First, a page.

Lena Wolff grew up living semi-communally with her family at the Zen Center in Los Angeles in the 1970’s and then moved to Paris and outside of Amsterdam as a young person before returning to the US. Based now in the San Francisco Bay Area since the early 1990's, she works in a range of approaches including drawing, paper collage, sculpture, murals, text-based pieces and public art, in fluid practice that extends out of American craft and folk art traditions, while at the same time being connected to the modern and contemporary movements of geometric abstraction, minimalism, social practice, Op art and feminist art.
Wolff received a BA in English and Creative Writing from Mills College (1995) and an MFA in Printmaking from San Francisco State University (2003). She has exhibited at the Headlands Center for the Arts, the Legion of Honor Museum, The San Francisco Arts Commission Gallery, Needles & Pens, Southern Exposure, Johansson Projects, Traywick Contemporary, CULT / Aimee Frieberg Exhibitions and New Image Arts among other spaces. In addition to private collections, her work is in the public collections of the One Archive, the San Francisco Arts Commission, the Alameda County Arts Commission, Stanford University, Facebook, the Cleveland Clinic, the University of Iowa Museum and the Zuckerman Museum of Art..
In addition to independent studio activities, Wolff frequently collaborates with other artists, craftspeople, designers and makers across disciplines. Since the 2016 presidential election, she’s been actively engaged in several new projects and collaborations developed in direct response to the political moment. For the last two years Wolff has hosted regular monthly Solidarity Sundays gatherings at her house with her wife Miriam Klein Stahl to engage in community-based activism. Her first music project FUTURE CHORUS came out of her 2017 residency at the de Young Museum, The Song is Love. Made up an ensemble of over 25 artists, musicians, and friends, FUTURE CHORUS sings unexpected resistance themed cover songs and original arrangements in public and cultural spaces throughout the Bay Area. In another vein, Wolff created a series of text-based posters for people’s windows made in collaboration with graphic designer Lexi Visco. Beginning with ‘Berkeley Stands United Against Hate’ in 2017 and a series of ‘VOTE!’ posters ahead of the 2018 midterms, over 120,000 of these posters have been printed at local union shop Autumn Press and distributed within the Bay Area and across the country over the last two years. Wolff is also one of the primary organizers of Dine Out for Democracy, a growing project established to raise funds for voting rights and voter engagement in US elections.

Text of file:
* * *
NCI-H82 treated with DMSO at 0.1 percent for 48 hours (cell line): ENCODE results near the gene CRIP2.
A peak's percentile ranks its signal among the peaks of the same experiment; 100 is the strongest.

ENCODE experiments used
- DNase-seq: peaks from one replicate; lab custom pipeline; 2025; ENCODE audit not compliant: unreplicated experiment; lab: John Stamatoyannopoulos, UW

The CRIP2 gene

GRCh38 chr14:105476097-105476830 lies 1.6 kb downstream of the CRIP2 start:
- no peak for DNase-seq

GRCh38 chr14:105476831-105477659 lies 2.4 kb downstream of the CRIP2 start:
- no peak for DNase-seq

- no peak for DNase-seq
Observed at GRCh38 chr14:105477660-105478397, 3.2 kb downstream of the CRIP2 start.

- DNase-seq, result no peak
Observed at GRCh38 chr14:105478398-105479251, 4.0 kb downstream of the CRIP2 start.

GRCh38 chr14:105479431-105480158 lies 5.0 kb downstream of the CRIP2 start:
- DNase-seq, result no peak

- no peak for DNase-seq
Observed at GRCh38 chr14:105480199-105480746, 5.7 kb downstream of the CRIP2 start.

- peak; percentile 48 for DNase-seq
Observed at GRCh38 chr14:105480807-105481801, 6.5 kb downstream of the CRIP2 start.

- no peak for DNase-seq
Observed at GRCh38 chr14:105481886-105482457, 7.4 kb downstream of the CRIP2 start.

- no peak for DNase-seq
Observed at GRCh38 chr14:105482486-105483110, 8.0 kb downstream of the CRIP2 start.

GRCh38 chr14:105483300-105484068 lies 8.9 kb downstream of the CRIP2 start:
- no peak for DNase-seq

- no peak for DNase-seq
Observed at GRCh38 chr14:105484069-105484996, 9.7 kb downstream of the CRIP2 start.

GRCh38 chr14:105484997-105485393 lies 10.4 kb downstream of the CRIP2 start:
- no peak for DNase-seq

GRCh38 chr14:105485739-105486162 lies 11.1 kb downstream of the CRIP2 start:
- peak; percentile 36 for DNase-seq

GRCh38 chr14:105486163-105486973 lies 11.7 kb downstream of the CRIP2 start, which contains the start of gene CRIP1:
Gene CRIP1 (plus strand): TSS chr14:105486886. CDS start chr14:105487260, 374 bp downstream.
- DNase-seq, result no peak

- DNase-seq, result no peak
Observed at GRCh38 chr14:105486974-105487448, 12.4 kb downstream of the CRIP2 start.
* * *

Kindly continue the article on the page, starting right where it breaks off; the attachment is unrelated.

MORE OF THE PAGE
Lena Wolff lives with her wife, artist and illustrator of Rad American Women A-Z and Rad Women Worldwide, Miriam Klein Stahl and their daughter in Berkeley, California. Together Wolff and Stahl have been a steady force in the broader art scene and queer community of the Bay Area, placing their home at the center of social, art and political gatherings for over two decades.